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Cryptoassets are taxable


In uncertain times people instinctively look for alternative ways to invest and some may choose cryptoassets such as Bitcoin and non-fungible tokens. If you decide to go digital with your investments, think about how the profit or loss you make on these assets will be taxed.

HMRC does not consider cryptoassets such as Bitcoin to be a form of money or currency, so the special tax rules that apply to holding and lending money do not apply to cryptoassets.

Where cryptoassets are lent or 'staked' (lent to a platform which lends on to various borrowers) the return provided to the asset owner is not 'interest' but it is taxable either as sundry income or a capital gain.

HMRC is unlikely to consider transactions in cryptoassets as trading, so by default the transactions are capital and any profits must be taxed as capital gains. This means that for every sale or exchange of cryptoassets a gain or loss must be calculated. This can create serious practical problems as crypto-transactions are often automated and carried out in vast numbers over short periods.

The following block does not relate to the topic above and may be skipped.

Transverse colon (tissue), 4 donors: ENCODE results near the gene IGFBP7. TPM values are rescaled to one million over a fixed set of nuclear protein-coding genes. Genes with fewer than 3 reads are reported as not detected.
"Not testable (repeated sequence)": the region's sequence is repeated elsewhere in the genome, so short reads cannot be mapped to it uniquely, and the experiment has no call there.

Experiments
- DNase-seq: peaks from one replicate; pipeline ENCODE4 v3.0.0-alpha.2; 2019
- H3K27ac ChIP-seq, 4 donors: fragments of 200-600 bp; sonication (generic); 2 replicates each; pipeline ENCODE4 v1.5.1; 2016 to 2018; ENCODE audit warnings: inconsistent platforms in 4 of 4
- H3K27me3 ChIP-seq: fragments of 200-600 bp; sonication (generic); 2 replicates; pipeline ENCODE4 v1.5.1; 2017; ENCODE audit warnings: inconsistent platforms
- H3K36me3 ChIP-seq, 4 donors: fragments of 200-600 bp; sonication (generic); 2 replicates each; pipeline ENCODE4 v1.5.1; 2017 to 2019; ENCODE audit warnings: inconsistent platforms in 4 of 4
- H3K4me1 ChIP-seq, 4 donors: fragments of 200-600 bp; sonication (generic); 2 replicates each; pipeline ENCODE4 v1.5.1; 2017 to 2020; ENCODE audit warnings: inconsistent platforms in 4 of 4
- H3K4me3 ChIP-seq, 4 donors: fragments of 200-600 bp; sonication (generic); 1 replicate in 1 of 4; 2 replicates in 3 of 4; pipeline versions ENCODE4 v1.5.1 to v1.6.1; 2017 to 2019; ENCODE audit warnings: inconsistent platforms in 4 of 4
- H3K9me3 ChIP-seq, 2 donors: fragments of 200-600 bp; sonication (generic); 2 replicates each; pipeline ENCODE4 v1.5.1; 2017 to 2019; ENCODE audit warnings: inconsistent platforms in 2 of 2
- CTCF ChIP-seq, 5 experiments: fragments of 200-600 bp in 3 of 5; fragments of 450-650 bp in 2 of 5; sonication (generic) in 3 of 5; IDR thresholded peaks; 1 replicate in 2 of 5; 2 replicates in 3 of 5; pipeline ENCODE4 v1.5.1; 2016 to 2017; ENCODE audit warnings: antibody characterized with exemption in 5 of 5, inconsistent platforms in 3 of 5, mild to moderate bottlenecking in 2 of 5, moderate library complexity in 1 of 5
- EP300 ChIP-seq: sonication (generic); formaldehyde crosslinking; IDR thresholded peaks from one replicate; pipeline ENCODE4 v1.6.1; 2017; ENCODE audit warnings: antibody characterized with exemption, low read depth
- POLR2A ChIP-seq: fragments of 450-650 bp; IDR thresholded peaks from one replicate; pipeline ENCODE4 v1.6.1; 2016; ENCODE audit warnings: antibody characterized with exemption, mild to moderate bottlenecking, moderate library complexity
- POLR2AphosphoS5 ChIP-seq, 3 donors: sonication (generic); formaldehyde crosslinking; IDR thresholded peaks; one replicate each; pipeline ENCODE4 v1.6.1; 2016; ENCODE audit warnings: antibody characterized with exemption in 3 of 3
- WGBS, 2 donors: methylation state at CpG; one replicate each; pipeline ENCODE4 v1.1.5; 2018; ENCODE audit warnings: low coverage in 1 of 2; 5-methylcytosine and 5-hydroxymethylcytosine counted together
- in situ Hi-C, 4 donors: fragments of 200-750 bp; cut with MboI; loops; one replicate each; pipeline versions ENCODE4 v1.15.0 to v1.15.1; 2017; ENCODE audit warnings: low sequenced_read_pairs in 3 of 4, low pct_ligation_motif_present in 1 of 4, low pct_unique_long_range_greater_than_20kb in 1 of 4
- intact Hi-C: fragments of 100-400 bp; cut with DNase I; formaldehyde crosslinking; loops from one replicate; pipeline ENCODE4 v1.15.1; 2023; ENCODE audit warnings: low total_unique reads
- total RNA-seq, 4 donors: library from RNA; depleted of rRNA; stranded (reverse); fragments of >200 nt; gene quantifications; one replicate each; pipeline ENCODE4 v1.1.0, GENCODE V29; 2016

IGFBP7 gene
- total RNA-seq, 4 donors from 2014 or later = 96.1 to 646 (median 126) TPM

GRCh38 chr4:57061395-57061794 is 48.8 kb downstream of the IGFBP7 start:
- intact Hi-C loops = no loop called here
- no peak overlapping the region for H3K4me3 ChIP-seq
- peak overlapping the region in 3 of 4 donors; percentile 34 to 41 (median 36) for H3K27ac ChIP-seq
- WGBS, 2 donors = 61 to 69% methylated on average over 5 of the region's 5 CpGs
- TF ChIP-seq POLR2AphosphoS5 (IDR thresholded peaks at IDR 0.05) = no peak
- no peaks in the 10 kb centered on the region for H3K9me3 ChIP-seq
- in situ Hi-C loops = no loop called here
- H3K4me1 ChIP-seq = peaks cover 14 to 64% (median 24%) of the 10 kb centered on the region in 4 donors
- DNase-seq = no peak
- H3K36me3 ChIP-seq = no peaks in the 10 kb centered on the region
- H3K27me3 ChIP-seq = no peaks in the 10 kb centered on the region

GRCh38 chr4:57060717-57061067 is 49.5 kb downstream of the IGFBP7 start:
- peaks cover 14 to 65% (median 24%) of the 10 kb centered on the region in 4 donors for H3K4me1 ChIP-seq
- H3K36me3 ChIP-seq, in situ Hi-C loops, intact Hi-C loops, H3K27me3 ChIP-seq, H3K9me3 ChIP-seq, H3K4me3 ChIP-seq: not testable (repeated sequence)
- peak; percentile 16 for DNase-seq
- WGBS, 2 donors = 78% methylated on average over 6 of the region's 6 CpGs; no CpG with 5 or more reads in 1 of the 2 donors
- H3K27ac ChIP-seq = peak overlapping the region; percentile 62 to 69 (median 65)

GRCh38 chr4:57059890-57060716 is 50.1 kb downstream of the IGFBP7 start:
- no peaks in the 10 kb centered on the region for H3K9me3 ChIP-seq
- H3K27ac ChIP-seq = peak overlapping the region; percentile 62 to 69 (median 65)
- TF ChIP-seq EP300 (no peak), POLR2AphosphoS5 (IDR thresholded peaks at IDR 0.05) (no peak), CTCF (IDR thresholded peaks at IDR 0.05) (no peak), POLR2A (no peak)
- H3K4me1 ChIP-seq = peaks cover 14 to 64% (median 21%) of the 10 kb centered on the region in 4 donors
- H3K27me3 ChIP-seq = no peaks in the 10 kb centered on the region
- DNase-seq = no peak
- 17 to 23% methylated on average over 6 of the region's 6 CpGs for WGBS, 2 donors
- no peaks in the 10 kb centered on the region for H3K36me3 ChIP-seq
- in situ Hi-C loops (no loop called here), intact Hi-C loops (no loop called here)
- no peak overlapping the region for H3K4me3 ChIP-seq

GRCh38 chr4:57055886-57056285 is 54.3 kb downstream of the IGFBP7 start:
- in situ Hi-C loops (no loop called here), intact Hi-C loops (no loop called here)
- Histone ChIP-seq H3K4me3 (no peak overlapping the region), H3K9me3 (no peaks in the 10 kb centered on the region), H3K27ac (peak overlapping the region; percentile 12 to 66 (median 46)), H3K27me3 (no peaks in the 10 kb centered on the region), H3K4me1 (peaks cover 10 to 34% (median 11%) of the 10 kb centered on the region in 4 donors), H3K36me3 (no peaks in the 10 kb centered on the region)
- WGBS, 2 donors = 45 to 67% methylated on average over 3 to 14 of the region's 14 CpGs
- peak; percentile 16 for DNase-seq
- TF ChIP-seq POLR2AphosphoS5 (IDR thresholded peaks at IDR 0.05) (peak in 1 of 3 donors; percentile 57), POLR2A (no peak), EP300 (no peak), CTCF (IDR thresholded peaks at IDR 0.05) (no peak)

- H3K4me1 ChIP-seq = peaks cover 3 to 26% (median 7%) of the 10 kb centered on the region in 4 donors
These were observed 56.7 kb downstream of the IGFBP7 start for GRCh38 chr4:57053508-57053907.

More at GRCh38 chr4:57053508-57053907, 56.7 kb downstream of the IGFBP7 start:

You need to extract the necessary transaction data from the digital exchanges and digital wallets you use so that each transaction can be analysed into a capital gains tax computation. We are not aware of any software that will do this yet so this information gathering can be time consuming and expensive.

Finally, HMRC is aware of cryptoasset transactions as it receives information about customers from digital exchanges.

This article is from the latest issue of our A Matter of Tax Newsletter. To receive future copies of any of our newsletters directly to your inbox please visit our preference centre and register your interest.

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